PSYCHOBIOLOGY : UNDERSTANDING BEHAVIOUR AND EXPERIENCE

SHE Level 3
SCQF Credit Points 20.00
ECTS Credit Points 10.00
Module Code M3C825424
Module Leader Mairi Fleming
School School of Health and Life Sciences
Subject Psychology
Trimester
  • B (January start)

Pre-Requisite Knowledge

Normally successful completion of Introduction to Biological, Cognitive and Developmental Psychology (or equivalent)

Summary of Content

This module explores the strengths and limitations of the different approaches that have been proposed to determine human behaviour and experience. For example, examining the debate as to the relative strengths and weaknesses of biological models across a wide range of complex behaviours and experiences. By considering the interaction between biological, developmental and psychosocial influences, we will begin to develop a more holistic understanding of what determines human behaviour and experience.

Syllabus

Content will relate to: nervous system structure; perceptual processing; biological and psychosocial approaches to pain and aggression; psychology of sleep and wellbeing; the nature vs. nurture dichotomy; applied evolutionary psychology; biological sex and psychological gender; the psychology of emotion; cognitive neuroscience; the role of the environment on behaviour and experience; sexual selection and sexual behaviour; comparative psychology.

Learning Outcomes

Upon completion of the module, the student should be able to:1. Explain the mechanisms in the control of both physiological responses and behaviour (assessed by exam).2. Interpret and critically evaluate biological arguments relating to the study of human behaviour (assessed by coursework and exam).3. Critically evaluate the role of psychosocial factors in mediating biologically-based behaviour (assessed by coursework and exam).4. Design methodology; collect, analyse and interpret data for a research project (assessed by coursework).5. Critique the relative strengths and weaknesses of a variety of research methods (assessed by coursework and exam).6. Determine the most appropriate method and conceptual framework for testing a psychological research question (assessed by coursework).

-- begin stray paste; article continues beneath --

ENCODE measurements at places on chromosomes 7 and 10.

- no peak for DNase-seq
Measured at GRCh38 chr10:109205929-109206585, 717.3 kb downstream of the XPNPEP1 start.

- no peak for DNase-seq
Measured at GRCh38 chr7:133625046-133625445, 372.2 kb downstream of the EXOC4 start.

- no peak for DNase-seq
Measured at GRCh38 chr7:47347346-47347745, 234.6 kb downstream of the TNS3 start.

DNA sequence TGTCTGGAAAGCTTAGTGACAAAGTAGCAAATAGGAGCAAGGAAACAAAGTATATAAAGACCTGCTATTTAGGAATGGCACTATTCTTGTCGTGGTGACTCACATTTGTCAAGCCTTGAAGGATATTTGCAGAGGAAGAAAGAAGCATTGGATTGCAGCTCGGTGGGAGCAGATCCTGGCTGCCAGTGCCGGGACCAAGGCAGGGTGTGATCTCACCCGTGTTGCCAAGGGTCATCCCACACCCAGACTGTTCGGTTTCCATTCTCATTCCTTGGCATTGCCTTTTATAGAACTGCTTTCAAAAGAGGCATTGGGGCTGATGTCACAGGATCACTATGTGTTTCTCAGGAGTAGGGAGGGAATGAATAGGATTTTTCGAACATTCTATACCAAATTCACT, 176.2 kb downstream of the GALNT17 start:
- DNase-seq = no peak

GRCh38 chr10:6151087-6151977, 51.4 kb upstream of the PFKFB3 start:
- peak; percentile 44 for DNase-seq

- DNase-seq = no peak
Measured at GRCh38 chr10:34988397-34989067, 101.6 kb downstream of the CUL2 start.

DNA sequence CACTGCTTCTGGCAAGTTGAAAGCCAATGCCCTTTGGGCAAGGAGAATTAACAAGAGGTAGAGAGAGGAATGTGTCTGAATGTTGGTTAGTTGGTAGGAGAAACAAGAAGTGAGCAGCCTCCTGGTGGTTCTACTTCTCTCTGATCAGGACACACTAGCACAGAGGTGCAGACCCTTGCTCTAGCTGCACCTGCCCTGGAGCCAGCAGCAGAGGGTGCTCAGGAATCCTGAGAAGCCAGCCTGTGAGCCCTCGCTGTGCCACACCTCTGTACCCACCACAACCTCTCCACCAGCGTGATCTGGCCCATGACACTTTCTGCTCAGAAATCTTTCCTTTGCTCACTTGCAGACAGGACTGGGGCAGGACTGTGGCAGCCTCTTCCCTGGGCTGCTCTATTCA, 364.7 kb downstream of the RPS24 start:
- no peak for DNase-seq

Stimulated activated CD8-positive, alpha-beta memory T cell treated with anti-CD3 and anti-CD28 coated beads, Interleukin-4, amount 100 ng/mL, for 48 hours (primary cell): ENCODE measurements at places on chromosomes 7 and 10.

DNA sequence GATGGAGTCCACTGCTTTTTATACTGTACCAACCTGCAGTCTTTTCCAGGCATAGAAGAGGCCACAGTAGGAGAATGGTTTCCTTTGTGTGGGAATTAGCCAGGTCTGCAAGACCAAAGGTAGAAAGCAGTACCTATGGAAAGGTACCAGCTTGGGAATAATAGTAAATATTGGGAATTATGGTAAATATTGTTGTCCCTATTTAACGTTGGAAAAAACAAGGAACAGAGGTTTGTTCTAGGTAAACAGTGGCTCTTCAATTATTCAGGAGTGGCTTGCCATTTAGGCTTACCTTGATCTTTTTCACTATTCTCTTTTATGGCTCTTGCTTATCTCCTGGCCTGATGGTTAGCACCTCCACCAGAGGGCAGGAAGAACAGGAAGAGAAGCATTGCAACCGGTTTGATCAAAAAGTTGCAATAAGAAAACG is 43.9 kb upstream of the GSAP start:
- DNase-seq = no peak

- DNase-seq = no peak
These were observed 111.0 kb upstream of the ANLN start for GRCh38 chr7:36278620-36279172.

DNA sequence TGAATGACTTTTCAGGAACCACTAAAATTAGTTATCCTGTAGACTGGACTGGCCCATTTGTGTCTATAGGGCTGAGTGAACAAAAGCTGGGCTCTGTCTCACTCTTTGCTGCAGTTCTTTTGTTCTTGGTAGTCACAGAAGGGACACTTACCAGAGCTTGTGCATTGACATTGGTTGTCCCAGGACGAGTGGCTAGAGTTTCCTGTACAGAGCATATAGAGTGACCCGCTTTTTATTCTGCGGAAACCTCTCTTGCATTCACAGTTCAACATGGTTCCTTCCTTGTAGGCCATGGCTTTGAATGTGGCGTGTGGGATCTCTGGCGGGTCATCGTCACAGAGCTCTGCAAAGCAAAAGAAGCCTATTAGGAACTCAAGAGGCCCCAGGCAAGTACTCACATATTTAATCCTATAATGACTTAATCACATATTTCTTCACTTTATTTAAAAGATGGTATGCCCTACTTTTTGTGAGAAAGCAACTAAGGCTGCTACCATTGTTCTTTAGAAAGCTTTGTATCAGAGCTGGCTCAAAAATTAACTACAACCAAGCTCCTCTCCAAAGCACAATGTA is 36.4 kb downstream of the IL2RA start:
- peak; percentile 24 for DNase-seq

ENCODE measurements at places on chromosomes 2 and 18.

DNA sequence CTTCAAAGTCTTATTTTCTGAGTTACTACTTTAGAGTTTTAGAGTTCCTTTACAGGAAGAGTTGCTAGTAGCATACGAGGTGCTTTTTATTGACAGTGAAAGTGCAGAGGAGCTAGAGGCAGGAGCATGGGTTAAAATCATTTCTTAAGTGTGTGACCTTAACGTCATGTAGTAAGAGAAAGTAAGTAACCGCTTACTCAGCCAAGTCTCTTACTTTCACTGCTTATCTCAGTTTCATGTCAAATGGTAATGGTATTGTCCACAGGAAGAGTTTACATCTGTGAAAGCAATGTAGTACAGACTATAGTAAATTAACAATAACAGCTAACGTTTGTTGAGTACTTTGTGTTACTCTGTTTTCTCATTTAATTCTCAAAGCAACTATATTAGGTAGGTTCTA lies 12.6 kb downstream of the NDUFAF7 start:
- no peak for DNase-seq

Teaching / Learning Strategy

The module will follow a blended approach. The majority of teaching and learning activities will be delivered face-to-face in whole-cohort lectures and small group practical labs. Additionally, the module will make use of its virtual learning environment to facilitate directed and independent learning activities. The module will involve formative assessment, peer-to-peer review / feedback and structured reflection on teaching, learning and assessment. The portfolio assessment will be constructed and submitted electronically, whereas the two-hour unseen examination will take place under traditional examination conditions.

Indicative Reading

Carlson, N. (2004). Physiology and Behaviour (8th Edition). Pearson: Boston. Field, A. & Hole, G. (2003). How to design and report experiments. Sage: London. Kalat, J. (2004). Biological Psychology, Wadsworth, Belmont: CA. Pinel, J. (2003). Biopsychology (5th Edition). Pearson: Boston. Toates, F. (2011). Biological Psychology (3rd ed.). Harlow/New York: Prentice Hall/Pearson. Additional directed reading (i.e., peer-reviewed journal articles) will be provided throughout the module.

Transferrable Skills

-360 1. Improving Own Learning 2. Written Communication 3. Numeracy Skills 4. Information Technology Skills 5. Data Analysis Skills 6. Ethics in research, data management and communication 7. Critical Thinking 8. Working With Others

Module Structure

Activity Total Hours
Lectures (FT) 22.00
Independent Learning (FT) 94.00
Assessment (FT) 40.00
Seminars (FT) 22.00
Practicals (FT) 22.00

Assessment Methods

Component Duration Weighting Threshold Description
Exam (Exams Office) 2.00 40.00 35% 2 Hour Formal Examination
Coursework 1 n/a 60.00 35% Portfolio (3000 words)